6) => string;

Type checking becomes noticeable faster and in flame chart slow.ts file type checking time was reduced from ~800ms to ~50ms. Huge impact!

Now TypeScript only has to perform 2 000 checks. But part of the code was removed, so it no longer checks one case it previously did.

To overcome this, it can be rewritten as function overload. The idea is to split this function into 2 - one which handles case when translation message has no translation params, and another one which has.

To utilize TypeScript caching it is best to precalculate these types as smaller types.

1type MessageKey = keyof Translations;
3type MessagesParams = { [key in MessageKey]: SlotKeysExtractor<Translations[key]> };
4type MessagesWithParams = {
5  [key in MessageKey as MessagesParams[key] extends never ? never : key]: MessagesParams[key];
7type MessageKeysWithParams = keyof MessagesWithParams;
8type MessageKeysWithoutParams = Exclude<MessageKey, MessageKeysWithParams>;
10type TranslatorWithParams = <Key extends MessageKeysWithParams>(
11  key: Key,
12  options: Record<MessagesWithParams[Key], string | number>,
13) => string;
15type TranslatorWithoutParams = <Key extends MessageKeysWithoutParams>(key: Key) => string;
17export type Translator = TranslatorWithParams & TranslatorWithoutParams;

Now it has the same feature parity as an original solution, while also being fast (~70ms).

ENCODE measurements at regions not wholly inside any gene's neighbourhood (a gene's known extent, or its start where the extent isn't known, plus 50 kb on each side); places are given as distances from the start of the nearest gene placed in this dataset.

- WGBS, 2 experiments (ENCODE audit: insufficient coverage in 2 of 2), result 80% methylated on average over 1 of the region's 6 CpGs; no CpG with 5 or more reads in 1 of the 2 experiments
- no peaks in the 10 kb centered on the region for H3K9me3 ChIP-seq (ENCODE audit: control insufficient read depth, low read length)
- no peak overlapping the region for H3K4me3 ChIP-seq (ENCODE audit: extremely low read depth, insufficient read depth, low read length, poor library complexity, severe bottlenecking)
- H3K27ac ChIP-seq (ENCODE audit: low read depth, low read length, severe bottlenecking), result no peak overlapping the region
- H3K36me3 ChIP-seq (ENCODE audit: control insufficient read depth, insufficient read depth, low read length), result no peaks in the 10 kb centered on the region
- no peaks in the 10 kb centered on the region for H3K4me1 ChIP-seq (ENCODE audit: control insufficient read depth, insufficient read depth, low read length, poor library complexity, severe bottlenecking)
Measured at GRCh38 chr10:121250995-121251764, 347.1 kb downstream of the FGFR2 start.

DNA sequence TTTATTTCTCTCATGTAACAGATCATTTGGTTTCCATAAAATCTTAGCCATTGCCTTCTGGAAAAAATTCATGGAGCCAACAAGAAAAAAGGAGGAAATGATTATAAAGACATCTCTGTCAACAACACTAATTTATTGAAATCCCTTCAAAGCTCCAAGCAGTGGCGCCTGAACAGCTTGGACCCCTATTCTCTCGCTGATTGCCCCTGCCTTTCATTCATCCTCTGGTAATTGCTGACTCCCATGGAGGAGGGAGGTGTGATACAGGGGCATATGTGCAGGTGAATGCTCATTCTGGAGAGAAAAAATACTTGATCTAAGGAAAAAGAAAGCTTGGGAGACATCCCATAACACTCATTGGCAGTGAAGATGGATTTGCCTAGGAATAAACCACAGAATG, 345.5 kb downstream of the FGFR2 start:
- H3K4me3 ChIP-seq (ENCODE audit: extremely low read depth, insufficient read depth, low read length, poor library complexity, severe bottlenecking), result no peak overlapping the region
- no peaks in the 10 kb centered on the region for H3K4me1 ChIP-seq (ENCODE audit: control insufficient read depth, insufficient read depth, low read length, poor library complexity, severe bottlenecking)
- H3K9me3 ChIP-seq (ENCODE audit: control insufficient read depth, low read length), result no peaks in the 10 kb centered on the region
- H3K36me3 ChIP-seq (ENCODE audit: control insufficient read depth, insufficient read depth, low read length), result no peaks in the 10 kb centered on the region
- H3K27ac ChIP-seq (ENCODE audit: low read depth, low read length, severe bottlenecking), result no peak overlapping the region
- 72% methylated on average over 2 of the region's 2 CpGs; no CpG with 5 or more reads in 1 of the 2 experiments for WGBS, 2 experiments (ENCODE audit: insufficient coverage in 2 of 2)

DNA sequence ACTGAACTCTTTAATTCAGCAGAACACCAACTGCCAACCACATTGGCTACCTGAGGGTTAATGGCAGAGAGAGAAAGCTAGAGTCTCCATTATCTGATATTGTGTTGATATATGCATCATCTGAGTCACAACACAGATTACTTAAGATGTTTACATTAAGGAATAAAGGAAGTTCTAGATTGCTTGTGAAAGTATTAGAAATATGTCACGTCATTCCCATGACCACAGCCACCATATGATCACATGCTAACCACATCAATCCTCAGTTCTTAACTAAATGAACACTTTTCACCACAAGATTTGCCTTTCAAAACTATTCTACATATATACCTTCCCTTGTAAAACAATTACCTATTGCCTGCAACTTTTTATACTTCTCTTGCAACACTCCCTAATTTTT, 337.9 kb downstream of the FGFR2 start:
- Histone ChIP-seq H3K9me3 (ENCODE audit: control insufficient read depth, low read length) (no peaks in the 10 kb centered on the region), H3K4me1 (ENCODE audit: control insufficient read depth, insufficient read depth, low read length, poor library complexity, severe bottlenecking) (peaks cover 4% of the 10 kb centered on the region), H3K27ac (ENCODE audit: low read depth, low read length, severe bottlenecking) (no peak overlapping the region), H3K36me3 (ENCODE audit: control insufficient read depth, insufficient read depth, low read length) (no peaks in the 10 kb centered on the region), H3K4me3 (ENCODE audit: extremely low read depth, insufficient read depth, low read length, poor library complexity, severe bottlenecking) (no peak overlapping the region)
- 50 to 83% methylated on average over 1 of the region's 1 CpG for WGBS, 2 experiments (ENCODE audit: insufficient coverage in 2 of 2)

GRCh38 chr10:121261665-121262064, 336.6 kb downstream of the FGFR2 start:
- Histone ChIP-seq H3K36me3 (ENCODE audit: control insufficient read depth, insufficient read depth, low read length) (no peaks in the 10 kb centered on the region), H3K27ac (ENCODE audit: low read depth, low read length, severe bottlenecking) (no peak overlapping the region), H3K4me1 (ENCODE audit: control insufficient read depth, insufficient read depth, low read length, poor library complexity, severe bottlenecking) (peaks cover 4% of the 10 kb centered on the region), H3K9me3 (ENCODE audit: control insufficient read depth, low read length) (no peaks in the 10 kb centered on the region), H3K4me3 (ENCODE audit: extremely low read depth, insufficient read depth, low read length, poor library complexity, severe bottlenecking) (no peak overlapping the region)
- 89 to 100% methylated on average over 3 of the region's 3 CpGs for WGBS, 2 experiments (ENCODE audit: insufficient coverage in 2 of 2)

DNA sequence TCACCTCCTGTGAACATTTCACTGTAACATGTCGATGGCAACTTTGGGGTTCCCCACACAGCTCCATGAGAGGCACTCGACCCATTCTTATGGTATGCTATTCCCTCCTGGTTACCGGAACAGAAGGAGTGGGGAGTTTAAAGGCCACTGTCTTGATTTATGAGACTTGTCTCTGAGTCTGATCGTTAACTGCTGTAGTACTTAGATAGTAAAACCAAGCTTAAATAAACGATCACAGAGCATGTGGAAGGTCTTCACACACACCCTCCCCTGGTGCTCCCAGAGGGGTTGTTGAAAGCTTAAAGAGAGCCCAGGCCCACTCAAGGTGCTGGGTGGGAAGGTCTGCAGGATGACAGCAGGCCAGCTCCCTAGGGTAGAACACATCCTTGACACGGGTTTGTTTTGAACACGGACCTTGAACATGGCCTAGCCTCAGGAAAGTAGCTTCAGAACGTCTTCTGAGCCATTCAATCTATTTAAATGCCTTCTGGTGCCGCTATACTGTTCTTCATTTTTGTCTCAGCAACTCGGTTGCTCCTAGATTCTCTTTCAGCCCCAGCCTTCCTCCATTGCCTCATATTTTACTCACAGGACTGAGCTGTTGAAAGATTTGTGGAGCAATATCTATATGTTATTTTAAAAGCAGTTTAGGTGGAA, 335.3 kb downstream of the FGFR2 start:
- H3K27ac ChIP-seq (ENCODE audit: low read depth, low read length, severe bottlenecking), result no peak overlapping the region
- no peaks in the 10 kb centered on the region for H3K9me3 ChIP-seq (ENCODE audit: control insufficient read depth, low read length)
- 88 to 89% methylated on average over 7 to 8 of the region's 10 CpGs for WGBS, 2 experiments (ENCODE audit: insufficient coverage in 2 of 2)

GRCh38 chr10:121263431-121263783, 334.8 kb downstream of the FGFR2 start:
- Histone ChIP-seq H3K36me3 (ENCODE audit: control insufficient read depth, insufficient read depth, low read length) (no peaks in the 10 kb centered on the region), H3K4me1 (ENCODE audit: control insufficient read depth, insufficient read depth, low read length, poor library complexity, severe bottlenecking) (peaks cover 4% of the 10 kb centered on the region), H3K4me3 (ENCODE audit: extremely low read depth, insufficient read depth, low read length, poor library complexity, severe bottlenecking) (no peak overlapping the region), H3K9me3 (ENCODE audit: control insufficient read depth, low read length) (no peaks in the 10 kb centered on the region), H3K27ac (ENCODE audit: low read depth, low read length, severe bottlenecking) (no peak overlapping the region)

Example case 2

In this case, there are 2 inner cells. One is called checkDeferredNode {"kind":285, "pos":489, "end":516, "path":"/src/routes/home.route.tsx"} and checkExpression {"kind":292, "pos":501, "end":513, "path":"/src/routes/home.route.tsx"}. This time they point to a specific position in file. It is defined by offset from file start - from 501 to 513 symbol.

To find the exact place, it is possible to use IDE "go to" functions. I prefer JetBrains tools, and this feature is hidden by default. It requires to add idea.is.internal=true to enable it.

After searching for this position, it points to place<Polymorphic as="button" />.

1import { JSX } from 'react';
3// <Polymorphic as="button" />
4export const Polymorphic = <Key extends keyof JSX.IntrinsicElements>(
5  props: {
6    as: Key;
7  } & JSX.IntrinsicElements[Key],
8) => {
9  return <div id={props.id}>{props.as}</div>;

The main idea of the Polymorphic components is that they let to pass element tag you want to render as a prop. Additionally, it allows to pass other props, which are possible for that element type.